No, a heartfelt apology would be fine, followed by a week or two of obvious and occasionally tearful remorse. Then, we could move on with the rest of our lives. Together. And all-square.
I’m a fair man, if nothing else. A lot of people say that’s one of the greatest things about me.
All I needed to do was send my soon-to-be-legendary “Yeah, definitely” text. I looked at it once more before hitting “Send.” It really was a thing of beauty. Men would talk about the astonishing effectiveness and succinctness of this text for years to come. I felt sure of it. Fathers would tell their sons about it. Young Amazonian tribesmen would hear of it from their tribal elders. “This is how to capture a woman’s heart,” they’ll say. And over time, the story would get embellished and I’d be portrayed as a 6’4”, muscle-bound visionary, who fought wars, stole hearts and represented all that was good about the male species.
Some unconfirmed rumours would also suggest I had massively oversized genitalia, too. And, really, who are we to argue with history? “His name was Michael,” they’ll say to their children, “and maybe one day, son, you might be nearly as great as he was. But you probably won’t.”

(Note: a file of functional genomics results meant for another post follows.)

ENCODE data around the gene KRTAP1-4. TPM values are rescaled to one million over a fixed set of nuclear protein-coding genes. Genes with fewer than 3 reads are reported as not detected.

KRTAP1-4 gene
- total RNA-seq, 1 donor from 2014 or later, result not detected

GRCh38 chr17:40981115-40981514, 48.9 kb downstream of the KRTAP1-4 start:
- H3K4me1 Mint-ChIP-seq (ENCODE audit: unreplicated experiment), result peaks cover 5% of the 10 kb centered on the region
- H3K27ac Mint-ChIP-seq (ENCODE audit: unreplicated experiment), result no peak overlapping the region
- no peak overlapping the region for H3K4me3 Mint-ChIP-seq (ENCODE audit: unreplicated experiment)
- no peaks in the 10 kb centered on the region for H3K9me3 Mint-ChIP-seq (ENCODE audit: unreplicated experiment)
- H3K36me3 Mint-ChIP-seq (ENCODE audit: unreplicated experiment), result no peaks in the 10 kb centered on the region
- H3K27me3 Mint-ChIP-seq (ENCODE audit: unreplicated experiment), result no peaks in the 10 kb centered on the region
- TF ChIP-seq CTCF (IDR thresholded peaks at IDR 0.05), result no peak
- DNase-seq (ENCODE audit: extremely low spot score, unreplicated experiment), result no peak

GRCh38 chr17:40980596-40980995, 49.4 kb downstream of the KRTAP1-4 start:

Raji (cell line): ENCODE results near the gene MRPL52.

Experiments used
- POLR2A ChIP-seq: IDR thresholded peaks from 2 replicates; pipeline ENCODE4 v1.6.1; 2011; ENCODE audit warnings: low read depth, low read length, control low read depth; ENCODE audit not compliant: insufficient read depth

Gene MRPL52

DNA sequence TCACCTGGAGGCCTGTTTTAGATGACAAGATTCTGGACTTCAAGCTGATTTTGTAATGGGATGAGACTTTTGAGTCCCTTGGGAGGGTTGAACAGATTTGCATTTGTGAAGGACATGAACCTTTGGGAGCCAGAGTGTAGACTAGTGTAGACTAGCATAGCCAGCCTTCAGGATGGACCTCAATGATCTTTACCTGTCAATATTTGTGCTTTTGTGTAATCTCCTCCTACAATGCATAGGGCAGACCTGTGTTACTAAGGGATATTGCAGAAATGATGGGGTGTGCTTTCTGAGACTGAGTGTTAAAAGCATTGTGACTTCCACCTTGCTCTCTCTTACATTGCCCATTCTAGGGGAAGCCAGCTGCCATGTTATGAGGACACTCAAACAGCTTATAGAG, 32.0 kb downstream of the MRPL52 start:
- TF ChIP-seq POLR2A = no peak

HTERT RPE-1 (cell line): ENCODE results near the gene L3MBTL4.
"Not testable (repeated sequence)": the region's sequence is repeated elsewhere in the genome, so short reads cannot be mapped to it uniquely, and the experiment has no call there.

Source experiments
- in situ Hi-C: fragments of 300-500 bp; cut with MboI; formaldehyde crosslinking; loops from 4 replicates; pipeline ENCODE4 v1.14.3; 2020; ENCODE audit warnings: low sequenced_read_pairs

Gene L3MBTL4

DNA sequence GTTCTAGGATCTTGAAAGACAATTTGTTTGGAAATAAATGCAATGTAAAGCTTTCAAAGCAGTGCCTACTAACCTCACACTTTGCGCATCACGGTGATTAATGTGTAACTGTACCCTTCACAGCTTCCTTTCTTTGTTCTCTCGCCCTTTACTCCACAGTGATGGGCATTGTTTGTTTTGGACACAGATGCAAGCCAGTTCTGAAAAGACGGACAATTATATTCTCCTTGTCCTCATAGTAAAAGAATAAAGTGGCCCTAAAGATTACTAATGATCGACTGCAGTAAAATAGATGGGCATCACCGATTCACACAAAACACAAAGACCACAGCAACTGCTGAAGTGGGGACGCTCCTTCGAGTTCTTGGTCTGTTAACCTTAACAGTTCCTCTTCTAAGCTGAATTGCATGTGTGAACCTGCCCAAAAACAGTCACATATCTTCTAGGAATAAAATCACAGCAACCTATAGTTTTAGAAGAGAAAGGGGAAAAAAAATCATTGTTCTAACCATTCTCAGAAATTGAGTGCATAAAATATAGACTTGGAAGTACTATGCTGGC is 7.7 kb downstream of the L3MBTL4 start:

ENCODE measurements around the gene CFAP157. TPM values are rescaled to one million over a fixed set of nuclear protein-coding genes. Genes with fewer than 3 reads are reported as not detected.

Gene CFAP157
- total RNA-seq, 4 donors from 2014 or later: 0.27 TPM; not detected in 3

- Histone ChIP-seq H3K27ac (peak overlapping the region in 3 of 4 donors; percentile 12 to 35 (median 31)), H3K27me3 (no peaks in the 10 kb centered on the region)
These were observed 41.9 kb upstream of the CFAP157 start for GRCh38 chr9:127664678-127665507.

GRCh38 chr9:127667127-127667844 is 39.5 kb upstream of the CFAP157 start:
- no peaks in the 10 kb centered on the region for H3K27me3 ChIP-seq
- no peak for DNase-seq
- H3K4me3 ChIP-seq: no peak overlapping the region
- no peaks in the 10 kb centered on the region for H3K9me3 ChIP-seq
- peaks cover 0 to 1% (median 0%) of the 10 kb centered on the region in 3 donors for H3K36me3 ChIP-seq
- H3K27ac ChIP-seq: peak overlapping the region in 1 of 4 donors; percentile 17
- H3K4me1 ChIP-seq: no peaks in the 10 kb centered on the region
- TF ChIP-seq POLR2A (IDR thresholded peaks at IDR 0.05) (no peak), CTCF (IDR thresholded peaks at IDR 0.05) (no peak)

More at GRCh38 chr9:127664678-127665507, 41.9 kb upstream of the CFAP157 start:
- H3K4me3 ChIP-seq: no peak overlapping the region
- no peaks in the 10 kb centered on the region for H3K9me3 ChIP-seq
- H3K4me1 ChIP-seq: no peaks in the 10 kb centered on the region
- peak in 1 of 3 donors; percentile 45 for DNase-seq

I think I’d like that.
And so, with destiny on my side, I hit “Send.” This was going to be great.
Slight problem. It wasn’t sending. I mean, it was trying to send but it wasn’t sending. It went on for ages, attempting to send, but I kept getting the “Sending” message and no subsequent “Message Sent” display.
Not to worry. Just a minor hiccup on my road to greatness. I’ll come back out and send it again. And I did that. Same thing. One more go. Same thing. One last try for luck. Nope. Not a great time for it to happen, admittedly, but I didn’t panic. Heroes don’t panic. Visionaries don’t panic. So, I turned the phone off and switched it on again. It had probably just been cobwebs or something. It was, after all, quite an old phone. This would definitely fix it.
But it didn’t. It was still going no further than the “Sending” screen. I tried it once more. Same thing.